In the original project plan, the ECU was scheduled to burn-in for 90 days. In light of the fact that the research team had effectively lost both of its principal investigators, the containment tests were deemed successful, and deactivation of the device was initiated early (on February 8th) after thirty-five days of nominal operation. The plan called for a five day magdrive spin down at constant temperature, to 0.3 rpm at 1.6 K, followed by a four month warm up to 77 K, whereupon the core would be dismantled and inspected for stress and spallation defects.

Seven hours after the magdrives were reversed, no significant slowing of the gyro could be detected. A diagnostic test of the SQUIDs that monitored rotation revealed a calibration drift had occurred, and suggested that the gyro was likely spinning far faster than expected.

In his first insight since amnestic treatment, Dr. Andrews theorized that the Coriolis effect, neglected in the original design analysis, had been freely accelerating the frictionless gyro for over a month. However, there was significant disagreement between the research assistants as to whether or not this was a sound application of basic physics. If true, points along the surface of the gyro were calculated to have a speed approaching 0.1c. At the direction of the O5 Research Subcommittee, the strength of the magdrives were eventually increased a hundredfold in an attempt to slow rotation. After fifty-five hours of continuous braking, the recalibrated SQUIDs were able to detect the rotation speed slowing through 352,000 rpm.

Seventeen hours later, as the rotation speed slowed to 153,000 rpm (close to the original design speed), an unexpected and unexplained flow of heat into the 4He bath was detected. Automated systems compensated as intended, increasing total power draw (neglecting the magnetic drives) from 13.74 kW to 14.15 kW, and preventing any rise in temperature. The strength of the magdrives was immediately reduced to originally planned levels. Over the course of the next hour, as the magnetic drives slowed the gyroscope to 152,000 rpm, slightly above the original target rate, power draw climbed to 14.89 kW. Though small, the 1.15 kW difference in draw power theoretically corresponds to a sustained explosive force of over a kiloton of TNT within the core.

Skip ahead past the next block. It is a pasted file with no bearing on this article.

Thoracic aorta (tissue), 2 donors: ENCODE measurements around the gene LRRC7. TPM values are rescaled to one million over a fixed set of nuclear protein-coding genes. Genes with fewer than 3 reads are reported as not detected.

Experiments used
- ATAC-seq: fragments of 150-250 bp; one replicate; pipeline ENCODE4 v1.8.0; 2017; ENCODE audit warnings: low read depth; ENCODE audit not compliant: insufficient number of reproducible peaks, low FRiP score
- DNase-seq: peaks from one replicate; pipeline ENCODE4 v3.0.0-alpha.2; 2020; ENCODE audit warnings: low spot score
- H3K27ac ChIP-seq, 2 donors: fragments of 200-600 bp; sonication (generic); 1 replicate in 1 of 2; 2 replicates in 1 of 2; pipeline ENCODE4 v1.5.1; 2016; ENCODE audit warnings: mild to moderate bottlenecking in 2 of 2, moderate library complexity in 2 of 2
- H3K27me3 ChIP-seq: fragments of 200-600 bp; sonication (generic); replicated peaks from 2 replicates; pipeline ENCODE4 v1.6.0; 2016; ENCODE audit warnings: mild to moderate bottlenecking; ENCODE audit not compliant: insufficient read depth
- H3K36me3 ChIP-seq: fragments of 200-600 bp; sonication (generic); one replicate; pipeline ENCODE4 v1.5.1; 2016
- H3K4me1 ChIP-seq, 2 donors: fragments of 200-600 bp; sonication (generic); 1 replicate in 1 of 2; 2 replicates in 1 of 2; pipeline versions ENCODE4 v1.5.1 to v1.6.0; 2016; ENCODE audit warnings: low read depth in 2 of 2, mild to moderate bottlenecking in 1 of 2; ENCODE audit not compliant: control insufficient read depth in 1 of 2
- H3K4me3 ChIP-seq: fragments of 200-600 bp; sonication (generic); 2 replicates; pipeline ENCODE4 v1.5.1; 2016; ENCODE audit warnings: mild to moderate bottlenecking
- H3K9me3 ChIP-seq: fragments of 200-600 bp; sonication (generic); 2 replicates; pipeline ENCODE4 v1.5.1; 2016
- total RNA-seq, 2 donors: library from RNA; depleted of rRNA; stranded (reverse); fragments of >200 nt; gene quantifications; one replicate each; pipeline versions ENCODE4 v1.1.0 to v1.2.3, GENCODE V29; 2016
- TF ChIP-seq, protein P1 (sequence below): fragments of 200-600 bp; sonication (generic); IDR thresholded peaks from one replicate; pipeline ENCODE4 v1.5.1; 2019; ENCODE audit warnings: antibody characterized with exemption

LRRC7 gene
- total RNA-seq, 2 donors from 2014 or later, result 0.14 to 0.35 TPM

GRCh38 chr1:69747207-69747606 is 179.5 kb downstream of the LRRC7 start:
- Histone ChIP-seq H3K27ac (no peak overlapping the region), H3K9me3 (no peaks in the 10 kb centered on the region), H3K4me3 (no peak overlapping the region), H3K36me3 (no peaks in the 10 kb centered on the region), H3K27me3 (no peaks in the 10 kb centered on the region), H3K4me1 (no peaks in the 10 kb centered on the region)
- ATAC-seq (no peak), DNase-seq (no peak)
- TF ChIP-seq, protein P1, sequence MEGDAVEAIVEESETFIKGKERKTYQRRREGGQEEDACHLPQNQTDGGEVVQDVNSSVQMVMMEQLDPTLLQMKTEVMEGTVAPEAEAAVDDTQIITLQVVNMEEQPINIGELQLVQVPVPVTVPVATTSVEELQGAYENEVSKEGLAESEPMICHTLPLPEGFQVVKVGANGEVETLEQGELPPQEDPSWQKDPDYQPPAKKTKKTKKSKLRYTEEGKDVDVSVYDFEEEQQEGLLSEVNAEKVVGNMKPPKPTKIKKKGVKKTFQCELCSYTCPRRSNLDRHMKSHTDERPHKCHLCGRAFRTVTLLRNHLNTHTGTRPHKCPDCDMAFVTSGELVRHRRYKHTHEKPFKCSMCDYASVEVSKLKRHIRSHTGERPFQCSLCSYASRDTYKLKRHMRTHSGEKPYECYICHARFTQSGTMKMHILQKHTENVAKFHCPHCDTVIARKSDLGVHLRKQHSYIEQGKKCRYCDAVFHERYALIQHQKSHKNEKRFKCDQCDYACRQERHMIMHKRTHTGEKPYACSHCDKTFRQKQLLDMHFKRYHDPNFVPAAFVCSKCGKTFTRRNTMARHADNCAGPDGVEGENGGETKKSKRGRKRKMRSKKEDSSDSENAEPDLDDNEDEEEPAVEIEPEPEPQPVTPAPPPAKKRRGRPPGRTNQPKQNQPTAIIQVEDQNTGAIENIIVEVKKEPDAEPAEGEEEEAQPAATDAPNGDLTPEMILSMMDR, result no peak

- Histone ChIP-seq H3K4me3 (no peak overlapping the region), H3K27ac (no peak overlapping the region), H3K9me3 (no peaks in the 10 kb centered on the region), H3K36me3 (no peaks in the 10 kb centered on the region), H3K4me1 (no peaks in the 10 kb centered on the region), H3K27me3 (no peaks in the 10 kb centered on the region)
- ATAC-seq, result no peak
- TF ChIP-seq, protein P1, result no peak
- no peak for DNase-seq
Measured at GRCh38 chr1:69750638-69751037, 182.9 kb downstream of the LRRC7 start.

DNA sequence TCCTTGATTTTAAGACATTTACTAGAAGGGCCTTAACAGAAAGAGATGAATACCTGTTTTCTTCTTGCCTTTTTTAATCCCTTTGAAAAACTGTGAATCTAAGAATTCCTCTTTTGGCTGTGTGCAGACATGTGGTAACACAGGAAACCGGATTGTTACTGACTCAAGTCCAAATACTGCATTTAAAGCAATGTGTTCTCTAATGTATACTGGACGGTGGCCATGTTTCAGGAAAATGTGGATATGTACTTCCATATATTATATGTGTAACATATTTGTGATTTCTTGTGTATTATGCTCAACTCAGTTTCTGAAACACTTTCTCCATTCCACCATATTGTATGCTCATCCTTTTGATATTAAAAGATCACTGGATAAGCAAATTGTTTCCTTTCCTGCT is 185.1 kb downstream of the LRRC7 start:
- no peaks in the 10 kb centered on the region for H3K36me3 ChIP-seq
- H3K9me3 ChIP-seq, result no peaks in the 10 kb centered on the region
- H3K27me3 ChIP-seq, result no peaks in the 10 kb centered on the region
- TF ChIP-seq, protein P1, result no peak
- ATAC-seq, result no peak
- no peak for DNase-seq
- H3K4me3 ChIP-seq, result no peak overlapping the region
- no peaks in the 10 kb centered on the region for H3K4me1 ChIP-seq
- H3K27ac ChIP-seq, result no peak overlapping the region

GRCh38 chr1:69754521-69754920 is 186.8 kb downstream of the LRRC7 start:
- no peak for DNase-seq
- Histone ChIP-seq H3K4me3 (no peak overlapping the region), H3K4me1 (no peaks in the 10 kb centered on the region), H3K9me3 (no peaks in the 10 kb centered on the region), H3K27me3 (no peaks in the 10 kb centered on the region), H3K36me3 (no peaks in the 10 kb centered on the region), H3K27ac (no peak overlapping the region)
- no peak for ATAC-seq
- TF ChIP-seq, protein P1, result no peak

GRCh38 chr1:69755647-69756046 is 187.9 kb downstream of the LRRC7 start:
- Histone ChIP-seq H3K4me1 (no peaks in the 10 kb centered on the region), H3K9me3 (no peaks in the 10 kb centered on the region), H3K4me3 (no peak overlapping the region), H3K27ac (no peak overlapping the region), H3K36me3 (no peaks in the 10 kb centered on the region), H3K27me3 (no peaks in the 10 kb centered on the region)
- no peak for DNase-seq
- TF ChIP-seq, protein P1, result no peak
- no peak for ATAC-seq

In an abundance of caution, the magdrives were adjusted to hold the rotation rate steady at 152,000 rpm, in order to allow further study without risking breach. Since then, the power necessary for stabilization has continued to climb, at about 500 W per day.

If the design theory is correct, the current level of power draw implies forces or temperatures within the core equivalent to 0.7 megatons of continuous explosive force.

Addendum A:

ECRG proposal 6987, "A 1/10th Scale Research Model of ECU-6852" is attached. Drs. Andrews and Smenk, principal investigators.

Addendum B:

Proposal 6987 is hereby rejected. Regarding the prototype, the Foundation will do what it''s best at: ECU-6852 is hereby designated SCP-1718. Let''s move on, gentlemen.

- O5 Research Subcommittee

page revision: 12, last edited: 01 Jul 2013 22:58